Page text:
Costco membership card

Lacey Muszynski / Cheapism

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Costco fans on Reddit's r/Costco community have noticed something at their favorite warehouse store lately: Costco appears to be cracking down on membership sharing.

If you're unfamiliar, it's when the person who buys the Costco membership lets other people not in their household borrow their membership card to get in and purchase things. Honestly, it's something we've done occasionally in the past, and we hear about parents letting their college student use the card to stock up on ramen and snacks all the time. But like Netflix implementing all kinds of new rules for password sharing, Costco employees have been spotted paying close attention to whether the membership card you swipe to check out is actually yours recently.

"Went to my local warehouse today and they were walking up the self checkout line, asking everyone to show their membership cards," said u/Witty_Username_28. They also posted a photo of sign in a Costco that reminds shoppers that they're required to show their card when entering the store and checking out, followed by, "Membership cards are not transferable. Only paid members are allowed to shop."

Other Redditors chimed in with similar anecdotes. "FWIW, I've noticed an uptick in members at the regular checkouts getting scrutinized when splitting a cartload with an accompanying 'family member,'" said u/Jack_Benney.

"I was just at my Costco on Friday and the lady at self check out was looking at the photo on each card," said u/CardiffGiantx. "I have somewhat of a confused look and she told me they are cracking down on people sharing cards."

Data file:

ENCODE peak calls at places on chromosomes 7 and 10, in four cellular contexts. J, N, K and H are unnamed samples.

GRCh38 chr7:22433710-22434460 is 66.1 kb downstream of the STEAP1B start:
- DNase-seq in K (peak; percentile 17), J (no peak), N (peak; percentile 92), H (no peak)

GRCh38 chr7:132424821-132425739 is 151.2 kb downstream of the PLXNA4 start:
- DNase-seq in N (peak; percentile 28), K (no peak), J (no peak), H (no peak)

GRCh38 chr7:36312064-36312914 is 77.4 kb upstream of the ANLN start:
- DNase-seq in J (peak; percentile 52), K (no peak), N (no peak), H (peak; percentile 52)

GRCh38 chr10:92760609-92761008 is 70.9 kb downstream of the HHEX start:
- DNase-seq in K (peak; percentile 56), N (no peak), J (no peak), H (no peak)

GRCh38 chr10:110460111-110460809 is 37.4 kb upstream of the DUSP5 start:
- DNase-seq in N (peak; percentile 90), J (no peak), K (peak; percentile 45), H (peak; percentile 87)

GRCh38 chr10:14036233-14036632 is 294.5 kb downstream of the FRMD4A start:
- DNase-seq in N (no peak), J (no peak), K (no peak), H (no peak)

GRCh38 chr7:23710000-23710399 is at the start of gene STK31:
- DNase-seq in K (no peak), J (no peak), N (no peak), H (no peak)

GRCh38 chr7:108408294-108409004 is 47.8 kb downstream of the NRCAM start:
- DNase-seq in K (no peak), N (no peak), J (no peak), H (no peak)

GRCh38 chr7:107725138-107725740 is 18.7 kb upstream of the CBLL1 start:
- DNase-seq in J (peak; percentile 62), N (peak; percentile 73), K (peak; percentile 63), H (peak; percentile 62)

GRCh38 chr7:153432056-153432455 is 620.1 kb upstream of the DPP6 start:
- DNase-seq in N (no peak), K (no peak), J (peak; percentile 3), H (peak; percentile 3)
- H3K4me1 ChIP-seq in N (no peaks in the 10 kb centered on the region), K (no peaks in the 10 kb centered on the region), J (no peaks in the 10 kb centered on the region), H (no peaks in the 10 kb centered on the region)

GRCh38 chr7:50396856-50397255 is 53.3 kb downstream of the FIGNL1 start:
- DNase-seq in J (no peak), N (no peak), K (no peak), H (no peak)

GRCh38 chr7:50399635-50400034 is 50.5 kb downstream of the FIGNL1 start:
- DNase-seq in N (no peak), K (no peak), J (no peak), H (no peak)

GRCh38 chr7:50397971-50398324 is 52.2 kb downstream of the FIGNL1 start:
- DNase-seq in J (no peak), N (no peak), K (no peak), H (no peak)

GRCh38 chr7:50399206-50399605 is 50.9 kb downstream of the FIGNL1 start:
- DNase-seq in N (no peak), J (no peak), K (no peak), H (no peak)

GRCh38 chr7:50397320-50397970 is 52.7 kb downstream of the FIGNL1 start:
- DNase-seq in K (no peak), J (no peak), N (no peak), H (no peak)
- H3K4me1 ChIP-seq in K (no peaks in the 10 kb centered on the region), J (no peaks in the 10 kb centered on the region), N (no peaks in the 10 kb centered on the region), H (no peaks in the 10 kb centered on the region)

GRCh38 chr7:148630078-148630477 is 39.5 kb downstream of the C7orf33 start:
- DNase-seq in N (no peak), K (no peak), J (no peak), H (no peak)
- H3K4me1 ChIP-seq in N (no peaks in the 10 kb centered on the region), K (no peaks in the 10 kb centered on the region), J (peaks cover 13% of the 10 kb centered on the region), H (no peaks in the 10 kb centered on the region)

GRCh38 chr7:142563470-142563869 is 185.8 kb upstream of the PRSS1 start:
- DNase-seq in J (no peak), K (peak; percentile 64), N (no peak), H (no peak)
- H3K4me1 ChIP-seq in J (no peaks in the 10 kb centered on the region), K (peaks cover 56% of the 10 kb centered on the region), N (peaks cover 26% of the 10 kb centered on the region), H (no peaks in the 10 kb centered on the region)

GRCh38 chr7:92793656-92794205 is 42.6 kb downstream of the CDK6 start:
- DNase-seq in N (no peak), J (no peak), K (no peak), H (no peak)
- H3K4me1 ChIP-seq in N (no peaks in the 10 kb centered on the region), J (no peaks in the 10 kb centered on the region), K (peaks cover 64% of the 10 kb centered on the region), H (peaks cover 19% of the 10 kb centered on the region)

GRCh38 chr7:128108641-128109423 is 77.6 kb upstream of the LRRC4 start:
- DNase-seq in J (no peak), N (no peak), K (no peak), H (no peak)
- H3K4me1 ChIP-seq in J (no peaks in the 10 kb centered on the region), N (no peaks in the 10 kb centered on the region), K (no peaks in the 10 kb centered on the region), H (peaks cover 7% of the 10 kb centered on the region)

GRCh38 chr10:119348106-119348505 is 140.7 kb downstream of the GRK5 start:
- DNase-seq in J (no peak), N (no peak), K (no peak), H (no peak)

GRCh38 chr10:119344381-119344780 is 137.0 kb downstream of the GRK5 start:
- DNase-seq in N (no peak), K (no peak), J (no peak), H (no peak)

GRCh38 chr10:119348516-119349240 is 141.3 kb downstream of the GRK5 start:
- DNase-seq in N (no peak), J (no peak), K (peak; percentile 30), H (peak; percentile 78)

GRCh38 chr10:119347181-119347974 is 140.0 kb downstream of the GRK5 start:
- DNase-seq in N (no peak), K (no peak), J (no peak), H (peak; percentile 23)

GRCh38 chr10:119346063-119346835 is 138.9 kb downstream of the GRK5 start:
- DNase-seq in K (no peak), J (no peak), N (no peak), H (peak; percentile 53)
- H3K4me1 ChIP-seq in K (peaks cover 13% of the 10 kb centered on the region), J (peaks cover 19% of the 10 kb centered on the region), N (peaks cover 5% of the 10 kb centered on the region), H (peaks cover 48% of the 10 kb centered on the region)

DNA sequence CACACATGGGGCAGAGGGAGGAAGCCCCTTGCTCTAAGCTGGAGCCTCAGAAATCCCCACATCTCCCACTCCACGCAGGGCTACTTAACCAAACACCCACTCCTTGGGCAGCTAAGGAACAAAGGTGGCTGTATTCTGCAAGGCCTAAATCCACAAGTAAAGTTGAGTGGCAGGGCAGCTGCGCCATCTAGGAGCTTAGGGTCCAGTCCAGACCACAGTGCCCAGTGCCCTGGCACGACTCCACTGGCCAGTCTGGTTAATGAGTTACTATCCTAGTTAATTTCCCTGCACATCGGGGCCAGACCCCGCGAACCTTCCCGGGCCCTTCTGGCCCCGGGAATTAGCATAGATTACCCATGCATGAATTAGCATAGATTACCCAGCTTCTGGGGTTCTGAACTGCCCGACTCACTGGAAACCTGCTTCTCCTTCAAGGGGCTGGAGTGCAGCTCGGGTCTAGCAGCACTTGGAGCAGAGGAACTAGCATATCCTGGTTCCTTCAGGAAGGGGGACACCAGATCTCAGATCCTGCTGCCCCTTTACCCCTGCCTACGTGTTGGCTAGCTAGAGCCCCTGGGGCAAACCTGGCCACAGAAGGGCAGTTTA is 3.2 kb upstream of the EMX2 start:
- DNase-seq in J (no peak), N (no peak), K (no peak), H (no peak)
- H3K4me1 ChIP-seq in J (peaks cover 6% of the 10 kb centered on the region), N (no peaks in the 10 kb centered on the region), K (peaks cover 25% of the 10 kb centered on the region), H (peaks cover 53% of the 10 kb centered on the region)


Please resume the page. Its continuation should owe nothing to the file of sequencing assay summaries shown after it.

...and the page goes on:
Redditors who appear to be Costco employees due to their insider knowledge also chimed in and verified that it's a corporate, nationwide crackdown. "In the MW region, starting tomorrow they will be checking cards at self checkout. They'll be running a program to incentivize starting a Costco membership if you are one of the -many- shoppers who have been taking advantage of using [self checkouts] as the workaround to cashiers seeing the membership isn't yours," said u/Martin-1371

"Big push from corporate. Nobody is thrilled about doing it, but unfortunately since adding a lot of [self checkout] stations to Costco card sharing has shot way up. After the incentive program is over they're going to begin having a zero tolerance policy to card sharing. No more warnings, no more, 'this time we'll let it slide' - if you're not on the card you're not shopping."

Reactions to this news on Reddit are mixed. Some don't see card sharing as a big deal and think it will lead to more hassle and longer checkout lines. Others think the crackdown, which is technically only enforcing the household-only policy Costco has always had, is overdue. Frankly, it's not surprising that a company that made 80% of its profit ($3.9 billion!) on membership fees in 2021 is protecting that, but it still makes our eyes roll involuntarily. "The Netflix approach to improving revenue," said u/AllHipoCrates, and that seems about right.

Then there are the Redditors who lean into the whole cult of Costco thing. "What an idiotic way to be thrifty," said u/theallsearchingeye. "Glad they got caught, I hope they all do. Every single person that shops like this damages the experience for other members." Chill out and put down the Kool-Aid, buddy.

If you want to avoid a hassle if you and your spouse share your Costco membership (which is totally within the rules), u/Martin-1371 has a good tip. "I'd highly suggest if you're a member and haven't added your +1 family member/spouse that you get them added to the membership sooner than later."

Cheapism reached out to Costco via email, but they declined to comment for this article.

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